The Northern Westchester Examiner

Peekskill Council Irked by Police Protection for Pipeline

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Peekskill Common Council members were unhappy to learn that city cops were hired by Spectra Entergy to provide police protection during the construction of an expanded gas pipeline in the area.

What particularly bothered some members was the fact the Council opposed the controversial project, which only runs for about a quarter-mile in Peekskill.

“The Council passed a resolution that we don’t want this pipeline coming through our city, yet Peekskill officers were on Cortlandt property protecting Spectra from our citizens,” Councilwoman Kathy Talbot remarked during a work session last week. “It’s an ill-conceived project and now we have our staff down there on Cortlandt property. I can’t justify that to anyone. I can’t justify that to myself.”

Talbot was making reference to a November 17 incident on Reynolds Hills in Buchanan, just over the Peekskill border, where resident Nancy Vann temporarily halted construction of the pipeline by refusing to budge from a tree on her property within 300 feet of the activity.

A week earlier, nine members of a coalition called Resist AIM were peacefully arrested in Montrose for blocking two ware yard driveways used by workers for Spectra.

Peekskill Police Chief Eric Johansen explained city police officers were hired by Spectra when they are off duty. The officers are paid overtime rates, and the city is reimbursed for all costs incurred, plus an administrative fee, according to Johansen.

“This is something we have been doing for a number of years. It’s pretty common in the police profession,” Johansen said in reference to police being present at construction sites. “We’re not taking sides. We’re there for traffic control, crowd control, crime prevention and to maintain a safety zone. If we don’t do it then somebody else will do it. I don’t feel comfortable having State Police or Westchester County Police coming in doing our police work.”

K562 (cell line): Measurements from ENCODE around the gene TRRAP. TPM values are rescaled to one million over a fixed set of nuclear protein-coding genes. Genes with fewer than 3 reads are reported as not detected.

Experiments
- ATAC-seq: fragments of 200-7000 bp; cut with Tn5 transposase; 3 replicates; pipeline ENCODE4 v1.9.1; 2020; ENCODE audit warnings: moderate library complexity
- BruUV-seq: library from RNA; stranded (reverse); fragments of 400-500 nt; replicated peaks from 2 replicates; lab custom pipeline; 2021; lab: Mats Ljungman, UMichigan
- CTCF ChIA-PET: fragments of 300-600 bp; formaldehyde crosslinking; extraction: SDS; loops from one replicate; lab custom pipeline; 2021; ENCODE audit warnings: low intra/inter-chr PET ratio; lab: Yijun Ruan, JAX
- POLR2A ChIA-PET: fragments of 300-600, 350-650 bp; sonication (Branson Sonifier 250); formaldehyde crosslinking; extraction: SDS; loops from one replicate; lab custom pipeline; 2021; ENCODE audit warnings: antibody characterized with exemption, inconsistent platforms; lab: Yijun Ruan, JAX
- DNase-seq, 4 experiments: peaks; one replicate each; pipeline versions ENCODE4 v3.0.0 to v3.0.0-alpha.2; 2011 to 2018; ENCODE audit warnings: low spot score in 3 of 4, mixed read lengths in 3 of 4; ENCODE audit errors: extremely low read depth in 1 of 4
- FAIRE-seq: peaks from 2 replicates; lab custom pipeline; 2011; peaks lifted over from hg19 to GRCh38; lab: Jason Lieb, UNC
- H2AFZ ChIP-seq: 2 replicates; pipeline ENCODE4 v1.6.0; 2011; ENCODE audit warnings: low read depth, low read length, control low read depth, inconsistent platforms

Mayor Frank Catalina said the police were providing a level of security as they would during any special event in the city, but acknowledged the Council was the last to know about their involvement with the pipeline.

“I don’t have a problem with it, but we should have been notified about it,” he said.

Councilwoman Vivian McKenzie maintained have Peekskill Police protect Spectra sends the wrong message to residents.

“The Council had no idea this was taking place and I think that was kind of wrong. It looks like the City of Peekskill is supporting the pipeline,” she said. “This (project) is huge and for people to ask us questions and we’re looking dumbfounded makes us look in a bad light.”

In October, Spectra Energy began building a high-pressure 42-inch diameter pipeline throughout the area. A 26-inch pipeline currently runs through the region. For several years, local elected officials and residents lobbied against the project but ultimately were unable to convince the Federal Energy Regulatory Commission (FERC), whose authority supersedes home rule.

“I think it was a done deal from the beginning,” Catalina said. “There’s nothing the city could do to stop this.”

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